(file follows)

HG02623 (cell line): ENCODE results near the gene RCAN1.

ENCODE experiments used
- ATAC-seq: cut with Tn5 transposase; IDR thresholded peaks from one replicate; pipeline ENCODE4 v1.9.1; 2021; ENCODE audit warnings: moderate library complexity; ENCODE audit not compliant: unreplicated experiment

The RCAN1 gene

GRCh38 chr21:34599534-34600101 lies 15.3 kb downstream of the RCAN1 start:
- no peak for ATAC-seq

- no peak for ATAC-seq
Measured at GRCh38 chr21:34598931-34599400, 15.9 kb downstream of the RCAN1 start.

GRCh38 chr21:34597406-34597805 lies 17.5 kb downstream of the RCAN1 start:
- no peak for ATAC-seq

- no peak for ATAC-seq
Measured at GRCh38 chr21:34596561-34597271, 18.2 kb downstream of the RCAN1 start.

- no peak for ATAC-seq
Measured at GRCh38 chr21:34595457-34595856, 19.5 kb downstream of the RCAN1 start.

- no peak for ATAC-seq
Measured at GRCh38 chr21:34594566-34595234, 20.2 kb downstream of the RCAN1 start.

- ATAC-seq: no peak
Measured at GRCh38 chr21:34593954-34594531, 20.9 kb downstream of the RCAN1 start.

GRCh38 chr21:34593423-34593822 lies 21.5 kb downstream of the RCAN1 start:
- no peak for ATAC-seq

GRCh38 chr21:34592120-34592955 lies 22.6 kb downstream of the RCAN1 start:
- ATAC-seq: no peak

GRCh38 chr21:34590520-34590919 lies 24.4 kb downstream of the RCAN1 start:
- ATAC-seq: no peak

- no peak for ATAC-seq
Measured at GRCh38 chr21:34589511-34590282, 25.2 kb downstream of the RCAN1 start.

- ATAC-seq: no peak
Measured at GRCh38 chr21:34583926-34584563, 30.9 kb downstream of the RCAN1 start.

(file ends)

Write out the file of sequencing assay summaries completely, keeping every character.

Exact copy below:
HG02623 (cell line): ENCODE results near the gene RCAN1.

ENCODE experiments used
- ATAC-seq: cut with Tn5 transposase; IDR thresholded peaks from one replicate; pipeline ENCODE4 v1.9.1; 2021; ENCODE audit warnings: moderate library complexity; ENCODE audit not compliant: unreplicated experiment

The RCAN1 gene

GRCh38 chr21:34599534-34600101 lies 15.3 kb downstream of the RCAN1 start:
- no peak for ATAC-seq

- no peak for ATAC-seq
Measured at GRCh38 chr21:34598931-34599400, 15.9 kb downstream of the RCAN1 start.

GRCh38 chr21:34597406-34597805 lies 17.5 kb downstream of the RCAN1 start:
- no peak for ATAC-seq

- no peak for ATAC-seq
Measured at GRCh38 chr21:34596561-34597271, 18.2 kb downstream of the RCAN1 start.

- no peak for ATAC-seq
Measured at GRCh38 chr21:34595457-34595856, 19.5 kb downstream of the RCAN1 start.

- no peak for ATAC-seq
Measured at GRCh38 chr21:34594566-34595234, 20.2 kb downstream of the RCAN1 start.

- ATAC-seq: no peak
Measured at GRCh38 chr21:34593954-34594531, 20.9 kb downstream of the RCAN1 start.

GRCh38 chr21:34593423-34593822 lies 21.5 kb downstream of the RCAN1 start:
- no peak for ATAC-seq

GRCh38 chr21:34592120-34592955 lies 22.6 kb downstream of the RCAN1 start:
- ATAC-seq: no peak

GRCh38 chr21:34590520-34590919 lies 24.4 kb downstream of the RCAN1 start:
- ATAC-seq: no peak

- no peak for ATAC-seq
Measured at GRCh38 chr21:34589511-34590282, 25.2 kb downstream of the RCAN1 start.

- ATAC-seq: no peak
Measured at GRCh38 chr21:34583926-34584563, 30.9 kb downstream of the RCAN1 start.